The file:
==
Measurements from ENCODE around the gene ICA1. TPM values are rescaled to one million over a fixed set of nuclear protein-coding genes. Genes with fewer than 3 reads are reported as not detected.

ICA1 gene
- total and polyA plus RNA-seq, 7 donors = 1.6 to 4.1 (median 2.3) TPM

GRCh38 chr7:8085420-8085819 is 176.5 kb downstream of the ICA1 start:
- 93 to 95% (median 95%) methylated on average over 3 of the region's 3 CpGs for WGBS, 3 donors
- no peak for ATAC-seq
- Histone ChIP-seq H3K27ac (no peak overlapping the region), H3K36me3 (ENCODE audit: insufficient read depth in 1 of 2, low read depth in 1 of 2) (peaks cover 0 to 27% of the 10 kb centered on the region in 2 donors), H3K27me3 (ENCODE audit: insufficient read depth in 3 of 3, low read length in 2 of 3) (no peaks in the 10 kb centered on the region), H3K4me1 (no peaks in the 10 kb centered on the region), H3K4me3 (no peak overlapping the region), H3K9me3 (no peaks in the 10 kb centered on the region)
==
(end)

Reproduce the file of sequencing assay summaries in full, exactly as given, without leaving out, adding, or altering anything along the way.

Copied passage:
Measurements from ENCODE around the gene ICA1. TPM values are rescaled to one million over a fixed set of nuclear protein-coding genes. Genes with fewer than 3 reads are reported as not detected.

ICA1 gene
- total and polyA plus RNA-seq, 7 donors = 1.6 to 4.1 (median 2.3) TPM

GRCh38 chr7:8085420-8085819 is 176.5 kb downstream of the ICA1 start:
- 93 to 95% (median 95%) methylated on average over 3 of the region's 3 CpGs for WGBS, 3 donors
- no peak for ATAC-seq
- Histone ChIP-seq H3K27ac (no peak overlapping the region), H3K36me3 (ENCODE audit: insufficient read depth in 1 of 2, low read depth in 1 of 2) (peaks cover 0 to 27% of the 10 kb centered on the region in 2 donors), H3K27me3 (ENCODE audit: insufficient read depth in 3 of 3, low read length in 2 of 3) (no peaks in the 10 kb centered on the region), H3K4me1 (no peaks in the 10 kb centered on the region), H3K4me3 (no peak overlapping the region), H3K9me3 (no peaks in the 10 kb centered on the region)